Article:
6.) The Deathly Consequences of Escobar’s Own Goal: Andres Escobar was a defender for the Columbian World Cup Team during 1994. Columbia was playing the United States during the second match of the World Cup. Escobar, in an attempt to disrupt a cross from American midfielder John Harkes, accidentally tipped the ball into his own goal. Ten days after this incident, Escobar was shot dead outside a bar. Many believe it was because he had caused powerful drug lords that had gambled on the game to lose large amounts of money.
5.) The Unimaginable Six Goals: In 1978, Argentina was the host of the World Cup and there was a lot of pressure on them to win the whole thing. When Brazil beat their opponent in the group 3-1, it forced Argentina to have to win against their opponent by six goals. Historically, this is a difficult feat in the World Cup, and to everybody’s surprise, Argentina pulled it off, allowing them to advance to the next round. Brazilians claim that Peru threw the match, as it was too much a deficit to beat a team by. Nothing was ever proven.
4.) Goal or No Goal: It was West Germany vs. England during the final game of the 1966 World Cup. By the end of regulation, the game was tied 2-2, sending the game into overtime. The controversy arose from an English goal in extra time that gave them the lead. The ball was struck, hit off the crossbar, and was deflected down onto the goal line. None of the referees knew if it actually crossed the line or not, but they ended up blindly awarding the goal to England who would later go on to win the match 4-2.
3.) The Invisible Penalty: During the 1998 FIFA World Cup, Norway was the underdog, as they had to face Brazil, the defending world champions. As the second half was winding down, it looked like Brazil would be the winners; that is, until American referee Baharmast called a penalty kick in favor of Uruguay. This eventually led to Uruguay winning that game and advancing. The call was very controversial since, from all the camera angles, there seemed to be no foul committed. The next day, however, a camera angle nobody else had seen proved there was a foul committed and that Esfandier Baharmast was correct in making that call.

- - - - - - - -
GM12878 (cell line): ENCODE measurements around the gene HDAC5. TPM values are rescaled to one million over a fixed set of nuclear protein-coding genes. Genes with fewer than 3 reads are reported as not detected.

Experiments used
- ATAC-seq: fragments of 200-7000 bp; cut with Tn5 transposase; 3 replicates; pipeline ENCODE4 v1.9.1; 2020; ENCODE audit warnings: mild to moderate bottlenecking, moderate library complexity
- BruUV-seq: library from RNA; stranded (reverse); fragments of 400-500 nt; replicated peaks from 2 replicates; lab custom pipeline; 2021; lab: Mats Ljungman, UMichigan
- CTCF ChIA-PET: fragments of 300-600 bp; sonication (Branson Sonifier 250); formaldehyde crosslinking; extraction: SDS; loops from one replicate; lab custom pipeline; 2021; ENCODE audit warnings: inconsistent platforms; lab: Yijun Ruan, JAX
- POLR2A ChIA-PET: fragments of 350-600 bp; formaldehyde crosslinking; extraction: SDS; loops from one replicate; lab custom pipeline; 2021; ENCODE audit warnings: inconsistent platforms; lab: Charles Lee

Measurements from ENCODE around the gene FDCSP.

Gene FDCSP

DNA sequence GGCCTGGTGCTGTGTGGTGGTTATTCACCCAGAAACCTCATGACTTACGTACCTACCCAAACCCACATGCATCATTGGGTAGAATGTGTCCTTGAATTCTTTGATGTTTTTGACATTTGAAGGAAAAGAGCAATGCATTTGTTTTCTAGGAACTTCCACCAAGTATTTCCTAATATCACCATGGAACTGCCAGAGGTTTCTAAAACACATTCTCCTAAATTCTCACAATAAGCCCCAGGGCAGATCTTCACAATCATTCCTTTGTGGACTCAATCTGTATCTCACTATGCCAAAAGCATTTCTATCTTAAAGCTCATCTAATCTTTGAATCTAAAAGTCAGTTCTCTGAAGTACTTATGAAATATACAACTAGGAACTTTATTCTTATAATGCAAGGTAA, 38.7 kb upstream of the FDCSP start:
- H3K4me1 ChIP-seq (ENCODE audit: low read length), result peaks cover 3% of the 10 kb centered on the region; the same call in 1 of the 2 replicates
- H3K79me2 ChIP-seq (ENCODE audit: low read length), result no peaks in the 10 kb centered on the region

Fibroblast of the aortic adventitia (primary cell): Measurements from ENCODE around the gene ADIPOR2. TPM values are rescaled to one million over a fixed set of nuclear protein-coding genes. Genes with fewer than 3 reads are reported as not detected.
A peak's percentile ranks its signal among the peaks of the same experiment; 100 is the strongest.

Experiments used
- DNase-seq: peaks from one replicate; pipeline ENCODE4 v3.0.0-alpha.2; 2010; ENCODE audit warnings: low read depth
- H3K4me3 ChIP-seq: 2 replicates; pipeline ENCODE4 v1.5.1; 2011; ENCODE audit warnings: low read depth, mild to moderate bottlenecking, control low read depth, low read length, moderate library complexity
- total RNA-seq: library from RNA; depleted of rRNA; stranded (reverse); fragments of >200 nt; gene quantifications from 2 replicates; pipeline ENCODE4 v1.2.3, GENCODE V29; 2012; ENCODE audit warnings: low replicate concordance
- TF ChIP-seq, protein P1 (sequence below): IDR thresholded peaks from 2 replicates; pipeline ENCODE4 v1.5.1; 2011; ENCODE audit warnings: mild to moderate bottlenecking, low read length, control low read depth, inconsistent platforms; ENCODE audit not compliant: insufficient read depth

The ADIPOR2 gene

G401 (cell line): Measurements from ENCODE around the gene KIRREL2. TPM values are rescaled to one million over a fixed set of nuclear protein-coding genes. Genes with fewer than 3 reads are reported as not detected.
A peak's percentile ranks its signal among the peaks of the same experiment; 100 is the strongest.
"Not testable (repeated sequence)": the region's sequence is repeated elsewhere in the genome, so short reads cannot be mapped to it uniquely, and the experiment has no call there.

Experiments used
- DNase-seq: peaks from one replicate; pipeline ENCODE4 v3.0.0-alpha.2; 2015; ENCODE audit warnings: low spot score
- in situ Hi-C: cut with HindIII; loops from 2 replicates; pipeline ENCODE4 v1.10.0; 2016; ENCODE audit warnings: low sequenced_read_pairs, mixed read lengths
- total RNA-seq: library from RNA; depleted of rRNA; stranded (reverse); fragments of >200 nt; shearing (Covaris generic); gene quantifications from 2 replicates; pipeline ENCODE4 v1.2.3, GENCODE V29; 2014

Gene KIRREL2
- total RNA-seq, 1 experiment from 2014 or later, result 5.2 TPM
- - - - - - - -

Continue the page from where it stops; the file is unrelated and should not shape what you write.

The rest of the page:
2.) Zidane’s Head-butt: After Italian defender Marco Materazzi provoked French attacker Zinedine Zidane with harsh words concerning his mother and sister, Zidane snapped and head-butted Materazzi in the chest. Zidane received a red card and was not allowed to finish the World Cup final. France went on to lose the match to Italy in penalty kicks 5-3.
1.) The “Hand of God:” In the 1986 FIFA World Cup quarter-finals, Argentina was playing England. Diego Maradona, a soccer legend who played for Argentina, scored one of the most controversial goals in World Cup history. Maradona, unable to match the size of English goalkeeper Peter Shilton, struck the ball out of the air with his hand instead of his head. It was sneaky enough so that the referees couldn’t see it and Maradona, knowing what he had done, played it off as a legal goal. It counted and Argentina went on to defeat England 2-1.